How I Got Here: Rory Cooper’s Career in Assistive Technology Led Him to the White House

Individuals requiring assistive technology tend to be an underserved group, but as a wheelchair user himself, University of Pittsburgh’s Rory Cooper wasn’t content to simply hope more options sprang into being. Instead, he became an inventor and mentored other disabled inventors who’d make their share of assistive tech contributions.

In late October, Cooper traveled to the White House to receive the National Medal of Technology and Innovation for his work in the field. Receiving the award, which was launched in 1985, put Cooper and his fellow honorees in the company of Apple’s Steve Jobs, Steve Wozniak and other tech giants.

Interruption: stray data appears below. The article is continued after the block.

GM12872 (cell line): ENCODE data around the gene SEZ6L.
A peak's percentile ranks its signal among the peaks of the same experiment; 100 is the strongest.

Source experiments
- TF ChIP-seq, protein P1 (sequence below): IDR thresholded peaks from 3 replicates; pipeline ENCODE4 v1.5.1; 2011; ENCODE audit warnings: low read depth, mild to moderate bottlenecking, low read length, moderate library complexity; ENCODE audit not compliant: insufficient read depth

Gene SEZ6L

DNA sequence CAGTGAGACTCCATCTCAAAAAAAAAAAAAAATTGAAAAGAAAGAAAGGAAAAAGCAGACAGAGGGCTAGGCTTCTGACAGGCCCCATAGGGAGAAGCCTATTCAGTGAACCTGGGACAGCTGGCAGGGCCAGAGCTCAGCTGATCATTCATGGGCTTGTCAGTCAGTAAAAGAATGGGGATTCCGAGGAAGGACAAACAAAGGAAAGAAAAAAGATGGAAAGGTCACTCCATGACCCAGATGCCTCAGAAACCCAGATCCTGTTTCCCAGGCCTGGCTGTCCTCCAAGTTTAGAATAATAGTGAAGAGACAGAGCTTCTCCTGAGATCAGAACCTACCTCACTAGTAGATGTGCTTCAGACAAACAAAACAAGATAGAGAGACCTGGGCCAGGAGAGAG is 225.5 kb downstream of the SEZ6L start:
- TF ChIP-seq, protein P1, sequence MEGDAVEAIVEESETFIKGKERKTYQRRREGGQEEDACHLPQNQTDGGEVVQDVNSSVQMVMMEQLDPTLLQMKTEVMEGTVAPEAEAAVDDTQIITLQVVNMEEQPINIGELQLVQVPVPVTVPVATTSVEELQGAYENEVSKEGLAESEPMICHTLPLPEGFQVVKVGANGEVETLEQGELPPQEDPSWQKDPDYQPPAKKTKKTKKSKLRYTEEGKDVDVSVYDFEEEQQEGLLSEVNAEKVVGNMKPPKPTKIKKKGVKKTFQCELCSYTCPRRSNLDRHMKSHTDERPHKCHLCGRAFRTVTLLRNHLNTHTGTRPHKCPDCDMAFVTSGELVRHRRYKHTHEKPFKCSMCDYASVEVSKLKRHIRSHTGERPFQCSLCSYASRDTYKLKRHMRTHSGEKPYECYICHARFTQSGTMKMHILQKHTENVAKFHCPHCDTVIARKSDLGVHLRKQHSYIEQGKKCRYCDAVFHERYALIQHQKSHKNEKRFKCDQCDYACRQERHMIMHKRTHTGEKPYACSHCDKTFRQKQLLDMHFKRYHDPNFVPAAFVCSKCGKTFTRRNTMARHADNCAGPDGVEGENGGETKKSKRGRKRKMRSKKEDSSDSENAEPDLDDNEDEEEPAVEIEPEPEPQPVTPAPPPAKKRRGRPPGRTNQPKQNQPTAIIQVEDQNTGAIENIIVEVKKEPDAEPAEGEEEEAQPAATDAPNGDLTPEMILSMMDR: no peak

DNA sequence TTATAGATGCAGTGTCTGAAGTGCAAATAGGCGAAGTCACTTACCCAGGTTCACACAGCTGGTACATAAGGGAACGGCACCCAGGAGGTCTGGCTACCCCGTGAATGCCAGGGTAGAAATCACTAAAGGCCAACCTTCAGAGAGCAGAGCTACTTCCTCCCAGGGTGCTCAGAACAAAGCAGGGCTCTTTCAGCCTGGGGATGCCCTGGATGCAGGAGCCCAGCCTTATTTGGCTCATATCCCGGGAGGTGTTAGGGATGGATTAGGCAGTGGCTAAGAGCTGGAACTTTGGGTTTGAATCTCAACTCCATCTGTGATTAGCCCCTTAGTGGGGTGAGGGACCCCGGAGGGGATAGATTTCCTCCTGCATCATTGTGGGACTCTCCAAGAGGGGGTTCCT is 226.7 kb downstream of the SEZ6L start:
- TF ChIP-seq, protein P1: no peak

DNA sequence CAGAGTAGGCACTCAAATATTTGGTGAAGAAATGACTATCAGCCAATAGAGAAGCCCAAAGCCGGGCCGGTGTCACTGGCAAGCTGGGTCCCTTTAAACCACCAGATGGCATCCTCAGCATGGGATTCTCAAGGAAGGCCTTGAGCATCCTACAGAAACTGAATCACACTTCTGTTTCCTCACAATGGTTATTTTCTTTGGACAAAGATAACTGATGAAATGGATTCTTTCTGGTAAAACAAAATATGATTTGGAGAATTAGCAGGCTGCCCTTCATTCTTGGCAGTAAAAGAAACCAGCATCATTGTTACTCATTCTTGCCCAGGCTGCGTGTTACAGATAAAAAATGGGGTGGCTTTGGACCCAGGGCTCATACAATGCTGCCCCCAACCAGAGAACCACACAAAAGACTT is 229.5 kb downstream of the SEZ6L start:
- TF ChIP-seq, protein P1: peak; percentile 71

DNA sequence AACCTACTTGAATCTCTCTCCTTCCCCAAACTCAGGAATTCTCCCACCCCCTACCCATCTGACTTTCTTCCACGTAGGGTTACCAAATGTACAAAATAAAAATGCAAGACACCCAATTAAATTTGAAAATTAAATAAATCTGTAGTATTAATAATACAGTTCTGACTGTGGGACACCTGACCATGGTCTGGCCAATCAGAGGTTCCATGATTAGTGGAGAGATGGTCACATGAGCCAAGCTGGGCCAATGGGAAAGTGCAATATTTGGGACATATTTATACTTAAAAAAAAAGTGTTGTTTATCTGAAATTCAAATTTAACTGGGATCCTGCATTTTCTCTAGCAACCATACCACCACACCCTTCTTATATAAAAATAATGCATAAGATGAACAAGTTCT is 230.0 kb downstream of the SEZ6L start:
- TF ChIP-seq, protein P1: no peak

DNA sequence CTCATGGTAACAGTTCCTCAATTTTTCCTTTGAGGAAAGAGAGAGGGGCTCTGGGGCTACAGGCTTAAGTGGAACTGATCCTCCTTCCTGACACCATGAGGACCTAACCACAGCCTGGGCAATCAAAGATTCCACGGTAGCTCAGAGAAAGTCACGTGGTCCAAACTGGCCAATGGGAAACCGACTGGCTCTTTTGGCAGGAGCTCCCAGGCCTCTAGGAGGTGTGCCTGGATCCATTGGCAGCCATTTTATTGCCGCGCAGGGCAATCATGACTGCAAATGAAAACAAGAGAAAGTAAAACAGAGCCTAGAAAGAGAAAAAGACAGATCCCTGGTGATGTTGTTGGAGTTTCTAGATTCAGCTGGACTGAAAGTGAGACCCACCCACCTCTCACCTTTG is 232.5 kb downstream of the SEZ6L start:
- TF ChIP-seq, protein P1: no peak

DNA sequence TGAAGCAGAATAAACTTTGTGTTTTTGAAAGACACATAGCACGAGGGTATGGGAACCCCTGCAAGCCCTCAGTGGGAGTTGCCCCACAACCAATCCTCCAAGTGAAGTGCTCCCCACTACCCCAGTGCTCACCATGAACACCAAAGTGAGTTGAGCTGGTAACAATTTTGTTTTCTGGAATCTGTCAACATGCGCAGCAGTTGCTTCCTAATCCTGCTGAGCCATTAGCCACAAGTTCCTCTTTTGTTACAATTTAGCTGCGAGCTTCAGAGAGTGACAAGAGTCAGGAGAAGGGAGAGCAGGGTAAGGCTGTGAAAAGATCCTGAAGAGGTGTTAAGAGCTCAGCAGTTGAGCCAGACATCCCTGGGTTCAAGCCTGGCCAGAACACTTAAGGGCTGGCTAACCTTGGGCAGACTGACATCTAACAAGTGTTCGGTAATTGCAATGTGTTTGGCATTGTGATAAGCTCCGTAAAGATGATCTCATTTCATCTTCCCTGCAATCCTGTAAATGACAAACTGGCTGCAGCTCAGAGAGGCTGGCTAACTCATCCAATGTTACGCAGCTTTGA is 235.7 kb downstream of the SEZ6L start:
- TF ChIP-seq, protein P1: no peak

Cooper is Pitt’s assistant vice chancellor for research for STEM-health sciences collaborations, as well as the founding director and VA senior research career scientist of the Human Engineering Research Laboratories. When he came to the Steel City from California after being recruited by Pitt in 1993, he and his wife felt like it’d be a good place for a fresh start. Looking back now, the 63-year-old, Gibsonia-based Cooper said he’s never regretted making the Pittsburgh area his new home.